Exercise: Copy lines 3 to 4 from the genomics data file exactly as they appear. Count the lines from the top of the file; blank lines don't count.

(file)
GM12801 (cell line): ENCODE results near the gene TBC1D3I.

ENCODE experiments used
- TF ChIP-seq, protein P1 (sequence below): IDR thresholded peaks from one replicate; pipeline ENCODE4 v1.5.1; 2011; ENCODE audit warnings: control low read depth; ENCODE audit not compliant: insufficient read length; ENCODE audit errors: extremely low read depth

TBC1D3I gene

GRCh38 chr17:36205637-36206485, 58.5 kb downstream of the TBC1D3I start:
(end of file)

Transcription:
- TF ChIP-seq, protein P1 (sequence below): IDR thresholded peaks from one replicate; pipeline ENCODE4 v1.5.1; 2011; ENCODE audit warnings: control low read depth; ENCODE audit not compliant: insufficient read length; ENCODE audit errors: extremely low read depth

TBC1D3I gene